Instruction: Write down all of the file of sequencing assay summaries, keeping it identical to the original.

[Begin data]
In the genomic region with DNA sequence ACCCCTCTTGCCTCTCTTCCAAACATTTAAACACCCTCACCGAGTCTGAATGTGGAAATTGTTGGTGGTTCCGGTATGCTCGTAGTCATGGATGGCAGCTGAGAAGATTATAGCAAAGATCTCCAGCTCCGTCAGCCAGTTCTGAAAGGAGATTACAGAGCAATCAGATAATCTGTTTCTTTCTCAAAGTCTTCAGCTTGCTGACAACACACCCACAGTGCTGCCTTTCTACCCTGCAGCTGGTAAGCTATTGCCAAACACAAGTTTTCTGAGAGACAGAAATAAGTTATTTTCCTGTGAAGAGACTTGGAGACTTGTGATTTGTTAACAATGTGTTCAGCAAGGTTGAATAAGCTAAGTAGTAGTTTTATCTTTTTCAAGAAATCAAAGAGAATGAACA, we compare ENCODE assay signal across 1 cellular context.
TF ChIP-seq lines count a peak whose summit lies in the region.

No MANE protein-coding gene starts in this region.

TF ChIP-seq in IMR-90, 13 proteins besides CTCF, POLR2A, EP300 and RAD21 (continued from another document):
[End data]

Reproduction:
In the genomic region with DNA sequence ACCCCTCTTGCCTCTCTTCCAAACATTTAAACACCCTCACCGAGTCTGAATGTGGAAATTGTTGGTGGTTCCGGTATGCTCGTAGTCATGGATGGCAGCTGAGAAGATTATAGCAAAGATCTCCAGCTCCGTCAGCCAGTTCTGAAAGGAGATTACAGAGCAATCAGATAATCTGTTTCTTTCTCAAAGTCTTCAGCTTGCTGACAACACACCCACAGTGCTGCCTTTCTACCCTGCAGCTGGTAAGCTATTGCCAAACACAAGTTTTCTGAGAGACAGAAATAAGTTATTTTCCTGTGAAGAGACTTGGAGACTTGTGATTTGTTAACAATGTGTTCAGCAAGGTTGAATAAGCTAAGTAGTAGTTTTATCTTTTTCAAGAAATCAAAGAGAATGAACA, we compare ENCODE assay signal across 1 cellular context.
TF ChIP-seq lines count a peak whose summit lies in the region.

No MANE protein-coding gene starts in this region.

TF ChIP-seq in IMR-90, 13 proteins besides CTCF, POLR2A, EP300 and RAD21 (continued from another document):